Brown's unusual stance in the case stems from work commenced nearly a decade ago for a litigation trust formed in the bankruptcy of Lyondell Chemical Company, of which a Brown Rudnick partner was the original trustee.  After the bankruptcy declaration, trustee Edward Weisfelner of Brown Rudnick filed numerous claims against investor Leonard Blavatnik's company, Access Industries Holdings Inc.  He also lost a trial three years ago in which he tried to recoup some $300 million in credit line repayments made by AIH.

A replacement trustee, Mark E. Holliday, then sued Brown Rudnick, saying the firm committed malpractice by failing to establish at trial that Lyondell had been insolvent, a finding that would have made the money available for clawback as avoidable preference payments.  Brown has denied botching the trial, and insisted that a trust advisory board refused to give Weisfelner authority to settle before it decided to "roll the dice" at trial.

In counterclaims brought in August, Brown pointed the finger at a trust advisory board member, Paul Silverstein, as personally responsible for not settling, and for going after Brown Rudnick in court.  As part of that personal liability claim, the firm accused Silverstein of breaching his duty regarding the "advance fee" portion of the trust agreement, and the board generally of "depleting whatever negligible [trust] funds remained" through their salaries and legal bills.

In the motion, which answers Holliday's own bid for a dismissal, the firm did not put a number on its legal expenses thus far.  But the firm did say that, as of March of last year, the trust had a cash balance of $1.96 million, which it called insufficient to cover its bills.  And at a September hearing, Judge Engelmayer encouraged the parties to reach a settlement, and suggested that a discovery "autopsy" on the bankruptcy court trial would be costly.  He also noted that experts alone could cost the parties $1 million.

Silverstein "committed gross negligence by, among other things, directing the assertion of this malpractice suit against Brown Rudnick despite the fact that the Trust lacked adequate funds to pursue its claims and advance Brown Rudnick's defense costs," the firm said.  The personal liability and counterclaims "clearly arise out of the same transaction/series of transactions, i.e., authorizing suit against Brown Rudnick without advancing funds, or having sufficient funds to advance, to Brown Rudnick for its defense," according to the filing.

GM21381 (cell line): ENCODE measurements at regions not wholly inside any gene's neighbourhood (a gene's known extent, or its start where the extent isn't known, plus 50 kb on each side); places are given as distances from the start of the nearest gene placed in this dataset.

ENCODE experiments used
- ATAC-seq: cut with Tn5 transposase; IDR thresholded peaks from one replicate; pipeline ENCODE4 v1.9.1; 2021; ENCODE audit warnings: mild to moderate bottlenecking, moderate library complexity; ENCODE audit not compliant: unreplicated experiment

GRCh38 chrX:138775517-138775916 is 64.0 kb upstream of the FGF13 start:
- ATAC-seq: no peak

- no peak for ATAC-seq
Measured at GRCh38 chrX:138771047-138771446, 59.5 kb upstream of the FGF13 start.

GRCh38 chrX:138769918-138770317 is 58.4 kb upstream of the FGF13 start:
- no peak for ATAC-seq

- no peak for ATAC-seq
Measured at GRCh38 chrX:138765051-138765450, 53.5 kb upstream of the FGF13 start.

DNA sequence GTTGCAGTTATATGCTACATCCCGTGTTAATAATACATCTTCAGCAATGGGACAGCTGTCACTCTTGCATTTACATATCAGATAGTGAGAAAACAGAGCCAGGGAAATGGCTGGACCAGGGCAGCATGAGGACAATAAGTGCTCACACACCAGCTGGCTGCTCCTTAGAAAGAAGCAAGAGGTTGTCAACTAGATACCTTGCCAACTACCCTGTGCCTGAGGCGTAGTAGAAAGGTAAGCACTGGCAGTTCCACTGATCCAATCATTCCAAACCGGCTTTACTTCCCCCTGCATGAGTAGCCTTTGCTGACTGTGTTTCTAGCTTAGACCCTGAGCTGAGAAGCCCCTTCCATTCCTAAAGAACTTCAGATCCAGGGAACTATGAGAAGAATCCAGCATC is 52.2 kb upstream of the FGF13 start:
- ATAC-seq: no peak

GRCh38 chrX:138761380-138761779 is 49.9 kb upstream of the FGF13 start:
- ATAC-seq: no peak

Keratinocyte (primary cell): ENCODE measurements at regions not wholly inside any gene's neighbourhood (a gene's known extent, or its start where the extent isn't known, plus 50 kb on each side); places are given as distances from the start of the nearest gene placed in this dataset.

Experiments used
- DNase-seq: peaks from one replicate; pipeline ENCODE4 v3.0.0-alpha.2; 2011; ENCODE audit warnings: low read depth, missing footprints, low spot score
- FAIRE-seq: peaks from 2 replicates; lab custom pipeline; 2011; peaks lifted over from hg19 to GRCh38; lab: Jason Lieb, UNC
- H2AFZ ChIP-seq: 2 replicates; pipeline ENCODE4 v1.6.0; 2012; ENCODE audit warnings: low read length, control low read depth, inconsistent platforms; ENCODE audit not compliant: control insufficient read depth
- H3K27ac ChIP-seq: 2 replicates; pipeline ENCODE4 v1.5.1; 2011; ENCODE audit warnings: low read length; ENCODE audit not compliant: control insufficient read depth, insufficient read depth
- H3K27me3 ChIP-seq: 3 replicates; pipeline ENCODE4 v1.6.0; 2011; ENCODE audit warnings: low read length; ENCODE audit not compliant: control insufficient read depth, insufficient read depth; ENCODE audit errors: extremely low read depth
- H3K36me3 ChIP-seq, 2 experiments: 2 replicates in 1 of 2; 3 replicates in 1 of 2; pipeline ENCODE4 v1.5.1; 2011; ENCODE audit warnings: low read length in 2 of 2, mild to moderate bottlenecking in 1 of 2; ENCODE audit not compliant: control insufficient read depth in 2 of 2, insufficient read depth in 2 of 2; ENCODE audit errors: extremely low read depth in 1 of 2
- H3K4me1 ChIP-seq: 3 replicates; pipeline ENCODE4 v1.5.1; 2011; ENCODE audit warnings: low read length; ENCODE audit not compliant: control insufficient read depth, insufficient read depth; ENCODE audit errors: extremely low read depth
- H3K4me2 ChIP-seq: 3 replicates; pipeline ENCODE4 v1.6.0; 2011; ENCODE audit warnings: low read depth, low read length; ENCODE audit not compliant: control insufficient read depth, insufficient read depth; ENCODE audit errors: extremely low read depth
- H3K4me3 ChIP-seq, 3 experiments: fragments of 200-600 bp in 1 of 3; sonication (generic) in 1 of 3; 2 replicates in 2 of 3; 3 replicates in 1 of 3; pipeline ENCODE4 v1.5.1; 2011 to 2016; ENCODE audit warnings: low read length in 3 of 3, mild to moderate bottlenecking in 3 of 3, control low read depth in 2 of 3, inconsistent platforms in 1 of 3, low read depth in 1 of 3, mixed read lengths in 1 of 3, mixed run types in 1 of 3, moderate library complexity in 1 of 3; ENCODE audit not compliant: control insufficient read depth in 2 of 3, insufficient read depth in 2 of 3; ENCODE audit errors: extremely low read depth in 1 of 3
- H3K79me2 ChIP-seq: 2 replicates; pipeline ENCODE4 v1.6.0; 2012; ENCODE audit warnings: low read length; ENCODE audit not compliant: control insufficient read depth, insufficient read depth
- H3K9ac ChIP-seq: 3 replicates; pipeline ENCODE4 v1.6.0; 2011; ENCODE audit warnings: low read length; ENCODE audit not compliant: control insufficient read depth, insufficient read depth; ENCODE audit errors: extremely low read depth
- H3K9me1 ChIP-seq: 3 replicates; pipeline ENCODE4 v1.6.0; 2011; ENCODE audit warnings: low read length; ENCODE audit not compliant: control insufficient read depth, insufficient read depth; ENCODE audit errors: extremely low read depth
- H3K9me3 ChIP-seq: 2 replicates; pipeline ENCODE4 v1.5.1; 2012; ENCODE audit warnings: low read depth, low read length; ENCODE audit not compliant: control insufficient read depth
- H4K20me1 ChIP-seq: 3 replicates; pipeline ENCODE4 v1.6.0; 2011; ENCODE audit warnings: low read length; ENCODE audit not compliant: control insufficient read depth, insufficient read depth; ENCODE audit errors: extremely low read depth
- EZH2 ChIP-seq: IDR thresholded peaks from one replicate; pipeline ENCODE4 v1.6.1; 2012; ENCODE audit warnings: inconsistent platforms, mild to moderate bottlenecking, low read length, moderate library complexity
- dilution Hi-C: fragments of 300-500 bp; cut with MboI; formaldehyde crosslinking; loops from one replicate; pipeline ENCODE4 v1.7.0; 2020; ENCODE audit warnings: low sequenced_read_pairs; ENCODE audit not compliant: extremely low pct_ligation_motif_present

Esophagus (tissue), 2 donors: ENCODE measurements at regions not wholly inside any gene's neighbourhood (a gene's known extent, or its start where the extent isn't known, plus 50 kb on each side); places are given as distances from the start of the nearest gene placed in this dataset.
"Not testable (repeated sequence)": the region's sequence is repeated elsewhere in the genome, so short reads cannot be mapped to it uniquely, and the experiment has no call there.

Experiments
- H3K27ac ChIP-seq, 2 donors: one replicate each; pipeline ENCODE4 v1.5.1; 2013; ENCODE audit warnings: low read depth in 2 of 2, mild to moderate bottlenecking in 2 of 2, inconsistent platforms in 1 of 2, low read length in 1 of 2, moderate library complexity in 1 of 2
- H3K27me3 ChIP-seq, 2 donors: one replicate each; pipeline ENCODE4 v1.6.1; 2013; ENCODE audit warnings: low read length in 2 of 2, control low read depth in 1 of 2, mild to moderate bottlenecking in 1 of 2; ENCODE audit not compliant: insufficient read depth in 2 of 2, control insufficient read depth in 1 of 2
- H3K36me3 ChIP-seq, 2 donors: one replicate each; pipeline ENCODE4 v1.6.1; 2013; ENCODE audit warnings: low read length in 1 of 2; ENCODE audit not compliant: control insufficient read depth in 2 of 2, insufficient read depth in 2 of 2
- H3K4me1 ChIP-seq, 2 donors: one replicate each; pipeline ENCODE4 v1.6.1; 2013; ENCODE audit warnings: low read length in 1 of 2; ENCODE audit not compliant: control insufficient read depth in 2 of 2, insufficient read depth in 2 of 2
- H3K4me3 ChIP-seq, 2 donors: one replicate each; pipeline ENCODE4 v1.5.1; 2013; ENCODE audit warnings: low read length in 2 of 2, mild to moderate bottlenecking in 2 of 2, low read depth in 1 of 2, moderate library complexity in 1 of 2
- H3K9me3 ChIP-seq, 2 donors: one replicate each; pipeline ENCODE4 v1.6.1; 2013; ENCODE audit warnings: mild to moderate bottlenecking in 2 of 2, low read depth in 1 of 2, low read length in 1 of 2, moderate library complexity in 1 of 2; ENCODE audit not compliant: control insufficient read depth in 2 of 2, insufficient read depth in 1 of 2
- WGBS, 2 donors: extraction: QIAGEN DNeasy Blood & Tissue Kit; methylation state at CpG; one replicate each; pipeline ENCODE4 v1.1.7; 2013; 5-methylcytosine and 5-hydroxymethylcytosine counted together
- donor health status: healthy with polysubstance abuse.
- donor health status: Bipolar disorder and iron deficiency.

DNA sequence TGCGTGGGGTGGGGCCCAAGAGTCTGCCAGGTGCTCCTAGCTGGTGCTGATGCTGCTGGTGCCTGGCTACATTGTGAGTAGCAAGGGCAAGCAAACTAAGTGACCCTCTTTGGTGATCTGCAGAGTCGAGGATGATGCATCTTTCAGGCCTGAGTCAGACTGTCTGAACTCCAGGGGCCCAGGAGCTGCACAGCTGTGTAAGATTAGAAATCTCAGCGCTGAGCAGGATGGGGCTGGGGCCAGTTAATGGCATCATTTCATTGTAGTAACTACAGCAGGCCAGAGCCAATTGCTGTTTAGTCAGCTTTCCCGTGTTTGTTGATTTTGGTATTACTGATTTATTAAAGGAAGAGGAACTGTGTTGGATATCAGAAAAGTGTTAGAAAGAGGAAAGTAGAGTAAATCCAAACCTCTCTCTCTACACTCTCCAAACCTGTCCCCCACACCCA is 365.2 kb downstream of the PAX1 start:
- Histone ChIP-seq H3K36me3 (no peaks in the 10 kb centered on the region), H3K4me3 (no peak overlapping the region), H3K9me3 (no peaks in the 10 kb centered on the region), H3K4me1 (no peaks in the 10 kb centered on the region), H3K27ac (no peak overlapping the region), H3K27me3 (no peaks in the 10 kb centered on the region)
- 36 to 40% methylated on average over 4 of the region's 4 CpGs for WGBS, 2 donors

Insurers Must Cover Former Executives Defense Fees in Litigation

August 28, 2020

A recent Law 360 story by Mike Curley, “Insurers Must Cover Ex-RCAP Execs' Defense Costs,” reports that a New York appeals court has found that Westchester Fire Insurance Co., Aspen American Insurance Co. and RSUI Indemnity Co. must pay defense costs incurred by five former executives for RCAP Holdings LLC in a suit by the bankrupt company's litigation successor, reversing course from its own May opinion.

In the opinion, the five-judge panel broke from its earlier opinion in finding the excess insurers must advance defense costs to former RCAP Executive Chairman Nicholas S. Schorsch and his fellow former officers and directors, Edward M. Weil Jr., William Kahane, Peter M. Budko and Brian S. Block, in a suit by the RCS Creditor Trust alleging they drove RCAP into bankruptcy.  The panel did, however, leave intact its other holdings from the prior opinion, including its conclusion that a so-called insured-versus-insured exclusion does not bar coverage for the ex-officers and directors.

According to the new opinion, the insurance companies are obligated to pay for Schorsch and the others' defense costs because the policies provide that the insurers must advance such costs for any claim before its "final disposition."   By the plain policy terms, if there is a possibility that coverage applies to an underlying complaint, the insurer must pay for the insureds' defense of the complaint until and unless the trial court finds coverage is barred, the panel wrote.

"This court's finding that the creditor trust action 'may reveal' that defendants insureds' claim is not covered necessarily means that there is a possibility of coverage under the policies for the advancement of defense costs for the defendants insureds," the panel wrote.